DEAR HOCKEY FANTS/ PARTISANS du jeu de la dipsy-doodle, On behalf of Canada/le grand pink bit sur la map, I would like to welcome/bienvenue you to Victoria, home to the world junior championships.
The capital will host some of the best hockey talent in the world. Vancouver, on the other hand, will still have the Canucks.
Presuming that you, dear reader, hail from one of these nations, you may be questioning the kind of clothing you packed for your visit.
The good news is that prior to B.C. Ferries battening down the hatches, the Queen of Asbestos caught a tailwind and made the crossing from Tsawwassen in 17 minutes flat before hitting the beach like Tom Hanks in Saving Private Ryan.
You might be surprised to learn that despite the temperate climate, ours is a hockey town. Victoria actually won the Stanley Cup in 1925, was the last non-NHL city to do so. (Its team, the Cougars, then moved to Detroit and morphed into today’s Red Wings. For real.) A cairn commemorating the occasion stands on Cadboro Bay Road near Oak Bay High, though we’re pretty sure city council is just itching to take it down in case celebrating the Cougars’ cup makes the badminton players, or whoever, feel left out.
We’re also pretty sure council would like to ditch the name of our current hockey team, the Royals, and replace it with something less imperial/colonial — the Victoria Weed Kings, say, or the Thundering Bureaucrats.
This would follow our tradition of team names that reflect the community. Remember when we had a junior team called the Salsa whose mascot was a hot pepper in a sombrero? Nothing says Victoria like a Mexican condiment.
Alas, hockey fans fear government intervention would also mean A) games would take seven years to complete, B) the mascot would be Mr. Floatie and C) fighting majors would be replaced by a six-month dispute-resolution process involving multiple stakeholders (“What I hear you saying, Bobby, is … .”) followed by a comprehensive staff report both demanded and ignored by elected representatives.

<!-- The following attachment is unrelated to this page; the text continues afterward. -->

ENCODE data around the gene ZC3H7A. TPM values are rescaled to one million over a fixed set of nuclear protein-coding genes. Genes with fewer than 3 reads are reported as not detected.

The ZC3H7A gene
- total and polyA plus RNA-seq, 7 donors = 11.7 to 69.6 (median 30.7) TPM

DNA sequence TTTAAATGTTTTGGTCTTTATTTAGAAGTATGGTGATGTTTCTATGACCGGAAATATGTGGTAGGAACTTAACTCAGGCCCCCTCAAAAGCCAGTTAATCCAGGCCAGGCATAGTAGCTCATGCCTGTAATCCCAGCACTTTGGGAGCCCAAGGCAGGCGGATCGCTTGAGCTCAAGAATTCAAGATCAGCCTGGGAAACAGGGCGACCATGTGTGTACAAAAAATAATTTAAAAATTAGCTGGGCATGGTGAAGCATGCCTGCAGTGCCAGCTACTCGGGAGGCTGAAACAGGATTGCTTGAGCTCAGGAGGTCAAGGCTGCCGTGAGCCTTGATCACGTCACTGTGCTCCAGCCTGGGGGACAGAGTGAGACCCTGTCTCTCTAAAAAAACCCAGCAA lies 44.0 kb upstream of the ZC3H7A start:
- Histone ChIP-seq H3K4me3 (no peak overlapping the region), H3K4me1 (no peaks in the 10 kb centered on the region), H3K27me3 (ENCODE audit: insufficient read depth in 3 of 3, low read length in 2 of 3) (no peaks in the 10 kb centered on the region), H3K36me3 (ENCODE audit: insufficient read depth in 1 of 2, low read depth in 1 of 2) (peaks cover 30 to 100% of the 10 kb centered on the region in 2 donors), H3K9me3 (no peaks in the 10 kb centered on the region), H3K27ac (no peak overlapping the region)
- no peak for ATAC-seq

Speaking of traditions, visiting hockey fans might also have been surprised to find much of the city locked up like Michael Cohen on Boxing Day. That’s because it’s a statutory holiday, when Canadians who chortle smugly at America’s Black Friday mayhem flock to the stores to exhibit the same kind of behaviour, minus the gunfire.
Boxing Day is when we A) buy next year’s Christmas crackers/wrapping paper/eggnog, B) call 911 to complain that we’re stuck in the mall parking lot and C) get in a fistfight with a nun while going for the last 40-per-cent-off Peace on Earth ornament in the discount bin (this is where the holiday gets its name).
Those people who aren’t working/shopping today are generally trying to get either on (good idea) or off (why?) Vancouver Island instead. When it turns out others have the same idea and there’s a lineup at the terminal, they’ll explode like Don Cherry with gum on his shoe.
This is another local tradition: moaning and bleating about things that don’t much matter. Two-sailing waits. Christmas ornaments. Statuary. Urban deer. Too many pot shops. Not enough pot shops. The sculpture you’ll see in front of the hockey rink today.
The latter is named Pavilion, Rock and Shell, though when it was installed in 2003 a Times Colonist letter-to-the-editor writer said it should be called Cessna, Rock and Fog. If the volume of letters to the editor is a barometer of what we get worked up about, then the sculpture was right up there with the great debate over the woman who danced in front of her seat at a Sarah McLachlan concert in 2005. Thank heavens we’re not dealing with a climate-change crisis, or people might find this silly.
Anyway, welcome to Victoria. We hope your team finishes second.
© Copyright Times Colonist
Jack Knox is a born-and-raised Kamloopsian who once worked at the Kamloops Daily News. He is now a columnist with the Victoria Times Colonist. Since joining the Times Colonist in 1988, Jack has worked as a copy editor, city editor, editorial writer and editorial page editor. Prior to that he was an editor and reporter at newspapers in Campbell River, Regina and Kamloops. He won the Jack Webster Foundation’s City Mike Award for Commentator of the Year in 2015.